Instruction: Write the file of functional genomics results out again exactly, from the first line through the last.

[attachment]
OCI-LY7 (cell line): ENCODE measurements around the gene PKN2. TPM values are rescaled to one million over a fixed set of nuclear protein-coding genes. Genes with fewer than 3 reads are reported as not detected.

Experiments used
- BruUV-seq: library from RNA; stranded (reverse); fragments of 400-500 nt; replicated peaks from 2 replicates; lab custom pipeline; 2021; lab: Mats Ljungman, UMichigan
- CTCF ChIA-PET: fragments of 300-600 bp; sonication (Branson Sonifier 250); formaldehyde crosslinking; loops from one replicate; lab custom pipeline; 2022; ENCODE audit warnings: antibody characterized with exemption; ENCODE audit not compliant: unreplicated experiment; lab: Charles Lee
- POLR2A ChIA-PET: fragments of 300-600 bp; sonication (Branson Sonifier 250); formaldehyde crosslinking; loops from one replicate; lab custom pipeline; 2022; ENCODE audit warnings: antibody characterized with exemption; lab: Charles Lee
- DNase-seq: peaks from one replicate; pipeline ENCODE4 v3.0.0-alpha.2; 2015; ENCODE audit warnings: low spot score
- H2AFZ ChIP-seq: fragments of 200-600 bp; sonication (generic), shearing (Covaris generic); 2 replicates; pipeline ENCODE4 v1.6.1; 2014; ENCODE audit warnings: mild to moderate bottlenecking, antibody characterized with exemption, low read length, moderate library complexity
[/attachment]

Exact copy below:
OCI-LY7 (cell line): ENCODE measurements around the gene PKN2. TPM values are rescaled to one million over a fixed set of nuclear protein-coding genes. Genes with fewer than 3 reads are reported as not detected.

Experiments used
- BruUV-seq: library from RNA; stranded (reverse); fragments of 400-500 nt; replicated peaks from 2 replicates; lab custom pipeline; 2021; lab: Mats Ljungman, UMichigan
- CTCF ChIA-PET: fragments of 300-600 bp; sonication (Branson Sonifier 250); formaldehyde crosslinking; loops from one replicate; lab custom pipeline; 2022; ENCODE audit warnings: antibody characterized with exemption; ENCODE audit not compliant: unreplicated experiment; lab: Charles Lee
- POLR2A ChIA-PET: fragments of 300-600 bp; sonication (Branson Sonifier 250); formaldehyde crosslinking; loops from one replicate; lab custom pipeline; 2022; ENCODE audit warnings: antibody characterized with exemption; lab: Charles Lee
- DNase-seq: peaks from one replicate; pipeline ENCODE4 v3.0.0-alpha.2; 2015; ENCODE audit warnings: low spot score
- H2AFZ ChIP-seq: fragments of 200-600 bp; sonication (generic), shearing (Covaris generic); 2 replicates; pipeline ENCODE4 v1.6.1; 2014; ENCODE audit warnings: mild to moderate bottlenecking, antibody characterized with exemption, low read length, moderate library complexity